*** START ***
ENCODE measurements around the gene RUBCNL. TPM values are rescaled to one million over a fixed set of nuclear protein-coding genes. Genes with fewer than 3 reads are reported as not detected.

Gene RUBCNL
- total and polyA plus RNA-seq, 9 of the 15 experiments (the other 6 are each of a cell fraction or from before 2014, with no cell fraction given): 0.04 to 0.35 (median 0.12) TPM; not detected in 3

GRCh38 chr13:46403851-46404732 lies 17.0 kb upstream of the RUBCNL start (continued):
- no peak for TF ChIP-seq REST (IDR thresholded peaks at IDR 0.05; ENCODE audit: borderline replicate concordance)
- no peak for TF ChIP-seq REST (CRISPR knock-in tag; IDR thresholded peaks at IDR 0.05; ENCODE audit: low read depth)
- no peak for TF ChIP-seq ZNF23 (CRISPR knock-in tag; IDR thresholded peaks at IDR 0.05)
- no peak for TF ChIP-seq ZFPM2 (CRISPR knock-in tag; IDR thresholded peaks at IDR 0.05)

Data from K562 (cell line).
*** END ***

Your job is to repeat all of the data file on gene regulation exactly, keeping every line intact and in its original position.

ENCODE measurements around the gene RUBCNL. TPM values are rescaled to one million over a fixed set of nuclear protein-coding genes. Genes with fewer than 3 reads are reported as not detected.

Gene RUBCNL
- total and polyA plus RNA-seq, 9 of the 15 experiments (the other 6 are each of a cell fraction or from before 2014, with no cell fraction given): 0.04 to 0.35 (median 0.12) TPM; not detected in 3

GRCh38 chr13:46403851-46404732 lies 17.0 kb upstream of the RUBCNL start (continued):
- no peak for TF ChIP-seq REST (IDR thresholded peaks at IDR 0.05; ENCODE audit: borderline replicate concordance)
- no peak for TF ChIP-seq REST (CRISPR knock-in tag; IDR thresholded peaks at IDR 0.05; ENCODE audit: low read depth)
- no peak for TF ChIP-seq ZNF23 (CRISPR knock-in tag; IDR thresholded peaks at IDR 0.05)
- no peak for TF ChIP-seq ZFPM2 (CRISPR knock-in tag; IDR thresholded peaks at IDR 0.05)

Data from K562 (cell line).